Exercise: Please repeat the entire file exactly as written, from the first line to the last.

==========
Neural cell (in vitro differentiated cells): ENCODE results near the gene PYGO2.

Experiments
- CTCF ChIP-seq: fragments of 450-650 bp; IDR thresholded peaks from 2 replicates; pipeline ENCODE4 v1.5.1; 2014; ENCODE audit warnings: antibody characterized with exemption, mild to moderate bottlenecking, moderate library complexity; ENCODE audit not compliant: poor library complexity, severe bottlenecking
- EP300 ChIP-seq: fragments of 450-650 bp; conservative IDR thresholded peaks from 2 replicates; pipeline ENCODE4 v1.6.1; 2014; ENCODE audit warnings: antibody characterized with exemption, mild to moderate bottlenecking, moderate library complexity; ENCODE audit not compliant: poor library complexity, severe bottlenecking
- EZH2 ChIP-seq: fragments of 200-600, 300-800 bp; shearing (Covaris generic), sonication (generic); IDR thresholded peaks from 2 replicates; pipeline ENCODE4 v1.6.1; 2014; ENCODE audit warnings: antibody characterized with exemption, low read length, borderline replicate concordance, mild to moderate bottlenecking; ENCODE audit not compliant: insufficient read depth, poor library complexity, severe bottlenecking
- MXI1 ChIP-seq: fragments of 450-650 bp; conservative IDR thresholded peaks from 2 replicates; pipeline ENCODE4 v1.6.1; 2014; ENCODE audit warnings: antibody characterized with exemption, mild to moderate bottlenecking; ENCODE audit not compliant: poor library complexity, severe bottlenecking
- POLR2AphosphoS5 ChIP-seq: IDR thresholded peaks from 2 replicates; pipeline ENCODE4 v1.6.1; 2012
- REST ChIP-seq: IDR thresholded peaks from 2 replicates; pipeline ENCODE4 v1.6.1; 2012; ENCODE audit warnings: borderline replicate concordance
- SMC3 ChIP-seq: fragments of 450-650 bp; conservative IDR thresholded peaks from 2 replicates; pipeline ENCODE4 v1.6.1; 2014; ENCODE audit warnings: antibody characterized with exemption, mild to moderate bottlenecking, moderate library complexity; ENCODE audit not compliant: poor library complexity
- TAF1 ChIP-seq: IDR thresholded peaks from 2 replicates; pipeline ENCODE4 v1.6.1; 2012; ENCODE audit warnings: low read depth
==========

Neural cell (in vitro differentiated cells): ENCODE results near the gene PYGO2.

Experiments
- CTCF ChIP-seq: fragments of 450-650 bp; IDR thresholded peaks from 2 replicates; pipeline ENCODE4 v1.5.1; 2014; ENCODE audit warnings: antibody characterized with exemption, mild to moderate bottlenecking, moderate library complexity; ENCODE audit not compliant: poor library complexity, severe bottlenecking
- EP300 ChIP-seq: fragments of 450-650 bp; conservative IDR thresholded peaks from 2 replicates; pipeline ENCODE4 v1.6.1; 2014; ENCODE audit warnings: antibody characterized with exemption, mild to moderate bottlenecking, moderate library complexity; ENCODE audit not compliant: poor library complexity, severe bottlenecking
- EZH2 ChIP-seq: fragments of 200-600, 300-800 bp; shearing (Covaris generic), sonication (generic); IDR thresholded peaks from 2 replicates; pipeline ENCODE4 v1.6.1; 2014; ENCODE audit warnings: antibody characterized with exemption, low read length, borderline replicate concordance, mild to moderate bottlenecking; ENCODE audit not compliant: insufficient read depth, poor library complexity, severe bottlenecking
- MXI1 ChIP-seq: fragments of 450-650 bp; conservative IDR thresholded peaks from 2 replicates; pipeline ENCODE4 v1.6.1; 2014; ENCODE audit warnings: antibody characterized with exemption, mild to moderate bottlenecking; ENCODE audit not compliant: poor library complexity, severe bottlenecking
- POLR2AphosphoS5 ChIP-seq: IDR thresholded peaks from 2 replicates; pipeline ENCODE4 v1.6.1; 2012
- REST ChIP-seq: IDR thresholded peaks from 2 replicates; pipeline ENCODE4 v1.6.1; 2012; ENCODE audit warnings: borderline replicate concordance
- SMC3 ChIP-seq: fragments of 450-650 bp; conservative IDR thresholded peaks from 2 replicates; pipeline ENCODE4 v1.6.1; 2014; ENCODE audit warnings: antibody characterized with exemption, mild to moderate bottlenecking, moderate library complexity; ENCODE audit not compliant: poor library complexity
- TAF1 ChIP-seq: IDR thresholded peaks from 2 replicates; pipeline ENCODE4 v1.6.1; 2012; ENCODE audit warnings: low read depth